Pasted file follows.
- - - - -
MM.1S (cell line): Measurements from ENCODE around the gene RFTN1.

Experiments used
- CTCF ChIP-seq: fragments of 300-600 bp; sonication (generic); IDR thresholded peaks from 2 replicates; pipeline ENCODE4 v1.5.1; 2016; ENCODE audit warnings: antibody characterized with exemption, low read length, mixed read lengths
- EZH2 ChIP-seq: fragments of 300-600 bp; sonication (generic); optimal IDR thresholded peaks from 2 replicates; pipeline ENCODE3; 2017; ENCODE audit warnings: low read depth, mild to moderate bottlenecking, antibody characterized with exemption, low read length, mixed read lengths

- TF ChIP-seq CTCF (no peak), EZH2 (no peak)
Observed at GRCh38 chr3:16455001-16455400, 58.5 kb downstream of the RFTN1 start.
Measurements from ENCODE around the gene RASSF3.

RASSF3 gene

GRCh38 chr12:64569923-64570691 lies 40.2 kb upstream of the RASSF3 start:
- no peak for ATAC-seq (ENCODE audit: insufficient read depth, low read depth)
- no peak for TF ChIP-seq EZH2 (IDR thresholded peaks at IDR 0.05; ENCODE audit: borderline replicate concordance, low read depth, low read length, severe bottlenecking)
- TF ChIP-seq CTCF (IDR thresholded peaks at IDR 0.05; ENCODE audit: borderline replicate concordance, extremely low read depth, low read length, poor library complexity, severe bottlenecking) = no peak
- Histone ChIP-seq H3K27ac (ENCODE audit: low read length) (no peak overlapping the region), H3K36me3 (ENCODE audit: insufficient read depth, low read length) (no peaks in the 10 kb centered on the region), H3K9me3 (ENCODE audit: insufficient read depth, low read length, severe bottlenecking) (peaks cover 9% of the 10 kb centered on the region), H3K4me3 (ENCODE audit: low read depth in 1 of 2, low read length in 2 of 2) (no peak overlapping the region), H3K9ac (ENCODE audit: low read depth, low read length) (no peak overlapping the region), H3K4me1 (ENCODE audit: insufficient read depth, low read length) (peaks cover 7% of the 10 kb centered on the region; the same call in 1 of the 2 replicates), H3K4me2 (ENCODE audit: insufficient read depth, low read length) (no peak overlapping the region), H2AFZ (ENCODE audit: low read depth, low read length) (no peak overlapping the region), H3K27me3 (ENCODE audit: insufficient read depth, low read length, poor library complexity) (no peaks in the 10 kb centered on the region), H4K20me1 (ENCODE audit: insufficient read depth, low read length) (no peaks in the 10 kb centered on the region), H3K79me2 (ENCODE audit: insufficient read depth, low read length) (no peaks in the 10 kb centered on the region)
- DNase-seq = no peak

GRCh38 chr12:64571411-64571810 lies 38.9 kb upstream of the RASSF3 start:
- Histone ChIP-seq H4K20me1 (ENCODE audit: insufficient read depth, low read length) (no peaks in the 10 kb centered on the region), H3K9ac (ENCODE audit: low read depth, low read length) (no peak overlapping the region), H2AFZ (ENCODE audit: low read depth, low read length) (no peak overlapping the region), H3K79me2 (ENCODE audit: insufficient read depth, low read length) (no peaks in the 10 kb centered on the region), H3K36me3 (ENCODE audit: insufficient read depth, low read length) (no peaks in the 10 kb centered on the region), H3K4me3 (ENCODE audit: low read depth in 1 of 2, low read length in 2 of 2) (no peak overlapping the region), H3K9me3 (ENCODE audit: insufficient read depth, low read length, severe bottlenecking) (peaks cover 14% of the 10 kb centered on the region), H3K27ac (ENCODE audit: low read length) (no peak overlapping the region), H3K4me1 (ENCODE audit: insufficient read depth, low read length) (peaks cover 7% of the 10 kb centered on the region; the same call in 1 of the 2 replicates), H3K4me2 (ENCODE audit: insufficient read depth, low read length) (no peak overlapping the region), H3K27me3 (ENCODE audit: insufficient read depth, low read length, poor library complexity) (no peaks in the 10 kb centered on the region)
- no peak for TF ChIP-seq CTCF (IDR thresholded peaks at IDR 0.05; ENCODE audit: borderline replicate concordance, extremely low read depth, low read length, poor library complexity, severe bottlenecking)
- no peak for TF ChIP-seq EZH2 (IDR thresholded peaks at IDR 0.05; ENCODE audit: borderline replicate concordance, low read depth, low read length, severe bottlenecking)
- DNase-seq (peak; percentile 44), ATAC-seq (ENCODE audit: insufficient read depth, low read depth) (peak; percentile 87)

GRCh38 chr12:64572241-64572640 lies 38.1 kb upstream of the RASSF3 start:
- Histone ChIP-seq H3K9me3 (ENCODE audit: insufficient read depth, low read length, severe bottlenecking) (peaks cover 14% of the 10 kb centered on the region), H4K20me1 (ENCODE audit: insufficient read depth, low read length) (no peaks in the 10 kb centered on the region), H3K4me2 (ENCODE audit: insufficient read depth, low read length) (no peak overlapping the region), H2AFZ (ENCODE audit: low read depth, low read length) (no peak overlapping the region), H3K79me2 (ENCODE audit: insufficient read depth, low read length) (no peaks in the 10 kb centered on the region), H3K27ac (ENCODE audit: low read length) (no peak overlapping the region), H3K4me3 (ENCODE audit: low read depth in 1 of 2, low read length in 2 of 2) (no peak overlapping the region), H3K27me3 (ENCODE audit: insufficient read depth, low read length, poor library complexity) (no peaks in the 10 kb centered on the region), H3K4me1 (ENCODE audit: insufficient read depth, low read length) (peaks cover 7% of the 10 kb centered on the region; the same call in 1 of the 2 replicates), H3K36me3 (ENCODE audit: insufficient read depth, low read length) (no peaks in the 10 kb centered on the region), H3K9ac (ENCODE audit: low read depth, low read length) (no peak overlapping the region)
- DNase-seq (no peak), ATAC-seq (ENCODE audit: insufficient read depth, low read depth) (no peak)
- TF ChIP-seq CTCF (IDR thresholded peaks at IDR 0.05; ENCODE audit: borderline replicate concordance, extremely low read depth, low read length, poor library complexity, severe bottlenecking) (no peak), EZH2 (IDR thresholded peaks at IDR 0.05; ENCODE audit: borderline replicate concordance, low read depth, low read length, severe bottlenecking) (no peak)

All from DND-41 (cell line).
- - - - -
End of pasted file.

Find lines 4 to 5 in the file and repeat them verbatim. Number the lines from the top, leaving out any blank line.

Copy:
- EZH2 ChIP-seq: fragments of 300-600 bp; sonication (generic); optimal IDR thresholded peaks from 2 replicates; pipeline ENCODE3; 2017; ENCODE audit warnings: low read depth, mild to moderate bottlenecking, antibody characterized with exemption, low read length, mixed read lengths

- TF ChIP-seq CTCF (no peak), EZH2 (no peak)